WASHINGTON — Congressional Republicans on Tuesday unveiled far-reaching plans to balance the federal budget for the first time in a quarter-century, as a House leader proposed scaling back future cost-of-living increases for Social Security beneficiaries.
Senate Republicans released a detailed blueprint for eliminating the deficit by the year 2002 by achieving $961 billion in savings with the help of slower growth in Medicare and Medicaid, elimination of many government programs and cutbacks in others.
"I'm thrilled today to present the first balanced budget in about 25 years," declared Sen. Pete V. Domenici (R-N.M.), chairman of the Senate Budget Committee. He quoted Thomas Jefferson as saying that it is immoral "to saddle posterity with our debt."
Later in the day, Rep. John R. Kasich (R-Ohio), chairman of the House Budget Committee, in a preview of the budget that he will put before his committee today, proposed restricting Social Security and other federal inflation allowances to six-tenths of a percentage point below the consumer price index, starting in 1999.
The proposal, following promises by leading Republicans that Social Security would not be used for budget savings, is certain to spark debate over treatment of the elderly in the Republican budget plans, which also count on spending controls for Medicare and Medicaid.
Details of the Senate and House proposals came as Republicans in Congress began what is expected to be a huge budget battle aimed at putting their imprint on an extraordinary overhaul of government. Tax cuts, program eliminations and policies affecting the poor, near-poor, students and farmers all are being pulled into the growing debate.
Kasich's bill is broadly similar to Domenici's, calling for $1.4 trillion in deficit reduction over seven years, but with several significant differences. It makes room for a $350-billion tax cut over seven years and includes the proposal that would scale back cost-of-living increases for Social Security recipients and beneficiaries of other federal pensions.
The Senate proposal also envisions a restriction on cost-of-living increases, but Domenici's plan recommends a smaller two-tenths of a percentage point decrease. That figure is based on Labor Department findings that the CPI overstates inflation by at least that much. Changing the way inflation benefits are measured would save money not only in Social Security but in civilian and military pensions. The change would not take effect until 1999. Kasich said that it would save the government more than $30 billion over seven years.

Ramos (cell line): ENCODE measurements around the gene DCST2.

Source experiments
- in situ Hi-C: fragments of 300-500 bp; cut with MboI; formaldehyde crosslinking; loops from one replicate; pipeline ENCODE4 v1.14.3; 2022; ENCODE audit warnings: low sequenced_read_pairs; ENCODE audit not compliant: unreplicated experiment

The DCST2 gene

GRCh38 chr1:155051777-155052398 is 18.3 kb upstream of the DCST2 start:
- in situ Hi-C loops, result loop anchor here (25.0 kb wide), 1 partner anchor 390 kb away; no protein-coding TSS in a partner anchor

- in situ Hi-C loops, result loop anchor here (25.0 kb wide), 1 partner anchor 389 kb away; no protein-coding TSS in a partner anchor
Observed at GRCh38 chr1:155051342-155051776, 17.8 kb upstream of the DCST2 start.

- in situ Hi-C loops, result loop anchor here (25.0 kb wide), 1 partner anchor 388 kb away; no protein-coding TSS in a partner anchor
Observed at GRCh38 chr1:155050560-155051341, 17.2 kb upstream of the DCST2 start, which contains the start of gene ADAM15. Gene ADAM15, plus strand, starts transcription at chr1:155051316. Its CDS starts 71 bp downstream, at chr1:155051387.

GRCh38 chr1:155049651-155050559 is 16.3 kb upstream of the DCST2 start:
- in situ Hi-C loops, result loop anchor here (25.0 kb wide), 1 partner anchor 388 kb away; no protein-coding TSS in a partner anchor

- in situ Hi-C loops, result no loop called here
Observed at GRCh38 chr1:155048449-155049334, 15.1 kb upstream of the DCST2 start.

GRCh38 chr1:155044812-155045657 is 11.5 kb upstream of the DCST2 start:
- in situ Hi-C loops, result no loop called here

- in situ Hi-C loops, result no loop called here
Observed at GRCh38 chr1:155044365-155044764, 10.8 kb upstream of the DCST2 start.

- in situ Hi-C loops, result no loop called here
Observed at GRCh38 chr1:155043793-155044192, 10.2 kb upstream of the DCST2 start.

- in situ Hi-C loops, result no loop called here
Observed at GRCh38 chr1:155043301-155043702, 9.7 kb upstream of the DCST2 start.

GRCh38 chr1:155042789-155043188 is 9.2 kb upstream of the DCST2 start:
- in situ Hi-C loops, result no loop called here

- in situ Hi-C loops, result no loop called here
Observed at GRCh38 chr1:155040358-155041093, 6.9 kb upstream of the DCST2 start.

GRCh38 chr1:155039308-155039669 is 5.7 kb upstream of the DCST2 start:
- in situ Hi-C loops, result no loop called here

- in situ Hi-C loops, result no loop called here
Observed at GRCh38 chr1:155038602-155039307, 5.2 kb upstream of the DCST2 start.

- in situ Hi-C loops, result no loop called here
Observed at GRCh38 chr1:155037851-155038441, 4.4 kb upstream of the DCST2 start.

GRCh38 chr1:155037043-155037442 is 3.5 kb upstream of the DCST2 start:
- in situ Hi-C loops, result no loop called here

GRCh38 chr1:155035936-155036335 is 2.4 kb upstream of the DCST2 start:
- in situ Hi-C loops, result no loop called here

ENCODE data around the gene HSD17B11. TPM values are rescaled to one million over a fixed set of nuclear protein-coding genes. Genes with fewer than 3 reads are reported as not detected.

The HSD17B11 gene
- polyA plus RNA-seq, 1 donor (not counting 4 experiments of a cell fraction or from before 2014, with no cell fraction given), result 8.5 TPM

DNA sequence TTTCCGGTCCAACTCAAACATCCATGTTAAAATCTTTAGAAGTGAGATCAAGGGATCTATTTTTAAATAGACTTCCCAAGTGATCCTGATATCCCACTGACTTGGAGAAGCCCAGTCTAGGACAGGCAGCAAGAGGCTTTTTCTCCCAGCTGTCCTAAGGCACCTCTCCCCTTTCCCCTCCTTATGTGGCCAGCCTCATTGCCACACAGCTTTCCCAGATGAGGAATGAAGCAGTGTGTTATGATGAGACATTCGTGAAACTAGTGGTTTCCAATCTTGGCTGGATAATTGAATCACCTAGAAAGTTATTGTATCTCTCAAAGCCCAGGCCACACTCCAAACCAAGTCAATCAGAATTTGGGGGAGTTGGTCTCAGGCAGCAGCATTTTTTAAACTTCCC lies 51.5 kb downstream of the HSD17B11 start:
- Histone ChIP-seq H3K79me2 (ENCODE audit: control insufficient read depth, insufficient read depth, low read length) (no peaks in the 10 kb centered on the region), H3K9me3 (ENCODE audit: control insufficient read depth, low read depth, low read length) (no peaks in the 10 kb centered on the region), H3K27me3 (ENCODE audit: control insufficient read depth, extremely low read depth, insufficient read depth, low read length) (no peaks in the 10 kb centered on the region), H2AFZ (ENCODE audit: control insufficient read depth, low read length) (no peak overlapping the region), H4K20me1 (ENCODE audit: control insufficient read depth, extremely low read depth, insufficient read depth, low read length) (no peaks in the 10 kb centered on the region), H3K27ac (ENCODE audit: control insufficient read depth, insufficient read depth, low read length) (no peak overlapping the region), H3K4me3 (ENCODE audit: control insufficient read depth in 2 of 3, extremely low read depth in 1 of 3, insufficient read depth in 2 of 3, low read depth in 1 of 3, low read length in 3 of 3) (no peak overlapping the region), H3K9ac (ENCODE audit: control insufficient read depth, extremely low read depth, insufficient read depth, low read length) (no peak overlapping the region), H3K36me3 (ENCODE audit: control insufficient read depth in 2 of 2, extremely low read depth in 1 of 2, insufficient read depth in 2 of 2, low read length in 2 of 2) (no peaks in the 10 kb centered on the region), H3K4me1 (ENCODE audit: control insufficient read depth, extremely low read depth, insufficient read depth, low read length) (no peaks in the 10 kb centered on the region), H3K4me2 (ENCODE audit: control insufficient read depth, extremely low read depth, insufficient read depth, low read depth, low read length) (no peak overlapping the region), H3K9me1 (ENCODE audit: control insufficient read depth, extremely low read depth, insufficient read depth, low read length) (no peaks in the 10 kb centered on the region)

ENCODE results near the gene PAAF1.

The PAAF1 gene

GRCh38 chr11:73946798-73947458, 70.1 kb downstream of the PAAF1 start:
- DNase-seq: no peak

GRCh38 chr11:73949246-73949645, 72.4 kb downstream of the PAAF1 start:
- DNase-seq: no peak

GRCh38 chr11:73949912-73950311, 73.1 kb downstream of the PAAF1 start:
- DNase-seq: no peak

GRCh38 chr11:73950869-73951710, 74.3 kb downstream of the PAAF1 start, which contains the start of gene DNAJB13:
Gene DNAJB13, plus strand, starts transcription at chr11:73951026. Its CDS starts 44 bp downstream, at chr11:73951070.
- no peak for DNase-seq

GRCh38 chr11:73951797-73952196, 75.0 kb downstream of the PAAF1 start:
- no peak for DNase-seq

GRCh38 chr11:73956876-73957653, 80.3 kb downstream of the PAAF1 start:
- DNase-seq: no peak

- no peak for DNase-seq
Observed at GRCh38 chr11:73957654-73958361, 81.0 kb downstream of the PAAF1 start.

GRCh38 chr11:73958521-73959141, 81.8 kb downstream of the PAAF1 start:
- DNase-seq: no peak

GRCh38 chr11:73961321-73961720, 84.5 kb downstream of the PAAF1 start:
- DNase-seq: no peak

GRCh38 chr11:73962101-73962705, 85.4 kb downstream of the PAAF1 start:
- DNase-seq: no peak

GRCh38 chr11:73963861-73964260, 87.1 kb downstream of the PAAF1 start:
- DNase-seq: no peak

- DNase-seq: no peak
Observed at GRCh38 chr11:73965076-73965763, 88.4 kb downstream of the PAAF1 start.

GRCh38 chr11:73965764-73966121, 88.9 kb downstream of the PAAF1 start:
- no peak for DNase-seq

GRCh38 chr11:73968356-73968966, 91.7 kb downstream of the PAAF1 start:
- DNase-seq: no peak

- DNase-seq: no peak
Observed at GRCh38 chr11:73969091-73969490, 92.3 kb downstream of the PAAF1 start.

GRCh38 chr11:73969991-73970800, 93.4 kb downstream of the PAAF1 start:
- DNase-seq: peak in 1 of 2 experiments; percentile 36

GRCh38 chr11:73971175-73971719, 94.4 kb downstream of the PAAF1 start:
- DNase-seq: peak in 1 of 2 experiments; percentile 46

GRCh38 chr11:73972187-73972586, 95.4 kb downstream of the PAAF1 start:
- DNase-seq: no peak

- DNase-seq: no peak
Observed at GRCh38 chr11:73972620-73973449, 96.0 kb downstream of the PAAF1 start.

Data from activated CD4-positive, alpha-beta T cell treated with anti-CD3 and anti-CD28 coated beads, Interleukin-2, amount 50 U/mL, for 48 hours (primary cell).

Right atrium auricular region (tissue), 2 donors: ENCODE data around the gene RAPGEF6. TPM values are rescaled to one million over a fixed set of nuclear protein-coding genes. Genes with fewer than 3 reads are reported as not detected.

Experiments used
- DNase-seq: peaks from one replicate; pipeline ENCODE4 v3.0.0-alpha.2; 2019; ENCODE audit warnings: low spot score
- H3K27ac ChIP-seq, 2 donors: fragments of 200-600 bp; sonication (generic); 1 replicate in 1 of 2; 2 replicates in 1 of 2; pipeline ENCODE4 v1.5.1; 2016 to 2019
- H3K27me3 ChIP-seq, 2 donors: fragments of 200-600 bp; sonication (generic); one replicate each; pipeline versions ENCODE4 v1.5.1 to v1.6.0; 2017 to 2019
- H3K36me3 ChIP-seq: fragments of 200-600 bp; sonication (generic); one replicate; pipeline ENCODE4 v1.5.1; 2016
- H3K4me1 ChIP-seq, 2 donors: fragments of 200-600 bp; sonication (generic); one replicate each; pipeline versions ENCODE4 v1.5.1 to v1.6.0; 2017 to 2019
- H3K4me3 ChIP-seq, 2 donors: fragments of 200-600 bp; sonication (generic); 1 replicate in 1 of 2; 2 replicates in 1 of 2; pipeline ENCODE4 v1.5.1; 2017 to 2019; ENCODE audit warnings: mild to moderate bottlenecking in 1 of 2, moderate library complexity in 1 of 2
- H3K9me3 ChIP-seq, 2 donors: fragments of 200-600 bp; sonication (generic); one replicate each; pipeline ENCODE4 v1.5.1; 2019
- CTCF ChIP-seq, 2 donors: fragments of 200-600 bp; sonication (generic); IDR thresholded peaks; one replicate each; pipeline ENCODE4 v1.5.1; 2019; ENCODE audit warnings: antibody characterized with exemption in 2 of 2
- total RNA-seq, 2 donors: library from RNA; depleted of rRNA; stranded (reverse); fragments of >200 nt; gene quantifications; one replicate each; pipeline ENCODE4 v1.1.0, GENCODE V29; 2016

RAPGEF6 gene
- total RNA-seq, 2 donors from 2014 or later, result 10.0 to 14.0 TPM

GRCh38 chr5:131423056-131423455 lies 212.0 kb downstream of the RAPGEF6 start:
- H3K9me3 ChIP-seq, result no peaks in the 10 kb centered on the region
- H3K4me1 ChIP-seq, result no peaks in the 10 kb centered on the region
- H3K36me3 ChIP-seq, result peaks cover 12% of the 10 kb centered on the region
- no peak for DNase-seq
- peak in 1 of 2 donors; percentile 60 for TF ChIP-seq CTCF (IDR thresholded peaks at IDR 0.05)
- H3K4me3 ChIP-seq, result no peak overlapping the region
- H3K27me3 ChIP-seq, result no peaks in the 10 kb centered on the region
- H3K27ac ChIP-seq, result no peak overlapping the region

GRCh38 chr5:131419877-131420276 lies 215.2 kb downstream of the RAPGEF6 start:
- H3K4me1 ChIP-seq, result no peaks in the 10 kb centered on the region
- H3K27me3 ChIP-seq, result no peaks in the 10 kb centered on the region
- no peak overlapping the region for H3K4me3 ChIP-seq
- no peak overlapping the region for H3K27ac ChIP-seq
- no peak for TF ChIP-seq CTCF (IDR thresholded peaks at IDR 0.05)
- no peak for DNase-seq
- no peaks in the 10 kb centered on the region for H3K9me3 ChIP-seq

Under the budget manifesto unveiled by Domenici, defense and Social Security are essentially left alone. Domenici also made a point of noting that the school lunch program would be sheltered, along with many law enforcement activities.
Otherwise, the budget knife would be felt throughout much of the federal landscape, in ways large and small, both highly visible to the public and subtle.
The Commerce Department would be eliminated, along with 100 other federal agencies, programs and commissions.
In some cases, functions would be shifted to the private sector, such as the air traffic control system and the college loan program.
Pay would be frozen for federal judges and members of Congress. Senate staff would be reduced. The White House budget would be cut by one-fourth. And parking fees would be charged at federal buildings. Spending on agricultural subsidies, the environment, transportation, community development and education and training would decline.
Efforts to restrict the rapid growth of federal health care spending have dominated much of the recent debate, and the controversy is likely to continue as Republicans push forward with their budget plans.
However, in light of projections that Medicare's key trust fund will go bankrupt in 2002, Domenici proposed a new commission to come up with a long-term survival plan for the beleaguered health insurance program.
Medicaid, which provides health care to the poor, would be shifted to the states.
Republicans continue to have deep differences over the priority of tax cuts, with House leaders determined to include tax relief for families and businesses in an overall budget plan. Domenici, by contrast, has made it clear that conquering the deficit is his paramount goal and that tax cuts might follow only then.
On Tuesday, however, Domenici told colleagues that a bona fide plan to balance the budget would yield a $170-billion economic bonus that could be used later for tax cuts, provided the plan is endorsed by the Congressional Budget Office.
"My own theory is that you ought to give it back to the taxpayers," he said of the presumed windfall, which would come in the form of lower interest rates that, among other things, would ease the government's debt payments.